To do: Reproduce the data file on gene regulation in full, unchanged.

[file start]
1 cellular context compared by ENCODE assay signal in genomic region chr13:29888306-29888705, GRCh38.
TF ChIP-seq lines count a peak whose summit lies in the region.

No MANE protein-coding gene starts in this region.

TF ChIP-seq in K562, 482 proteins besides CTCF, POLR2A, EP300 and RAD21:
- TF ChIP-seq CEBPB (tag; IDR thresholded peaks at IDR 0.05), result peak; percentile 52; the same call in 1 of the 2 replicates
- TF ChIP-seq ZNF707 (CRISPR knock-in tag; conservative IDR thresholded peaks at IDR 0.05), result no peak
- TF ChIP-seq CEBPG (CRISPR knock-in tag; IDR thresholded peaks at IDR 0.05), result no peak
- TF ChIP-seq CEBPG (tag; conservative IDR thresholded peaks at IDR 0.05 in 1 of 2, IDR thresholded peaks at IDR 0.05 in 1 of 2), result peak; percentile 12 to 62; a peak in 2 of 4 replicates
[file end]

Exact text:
1 cellular context compared by ENCODE assay signal in genomic region chr13:29888306-29888705, GRCh38.
TF ChIP-seq lines count a peak whose summit lies in the region.

No MANE protein-coding gene starts in this region.

TF ChIP-seq in K562, 482 proteins besides CTCF, POLR2A, EP300 and RAD21:
- TF ChIP-seq CEBPB (tag; IDR thresholded peaks at IDR 0.05), result peak; percentile 52; the same call in 1 of the 2 replicates
- TF ChIP-seq ZNF707 (CRISPR knock-in tag; conservative IDR thresholded peaks at IDR 0.05), result no peak
- TF ChIP-seq CEBPG (CRISPR knock-in tag; IDR thresholded peaks at IDR 0.05), result no peak
- TF ChIP-seq CEBPG (tag; conservative IDR thresholded peaks at IDR 0.05 in 1 of 2, IDR thresholded peaks at IDR 0.05 in 1 of 2), result peak; percentile 12 to 62; a peak in 2 of 4 replicates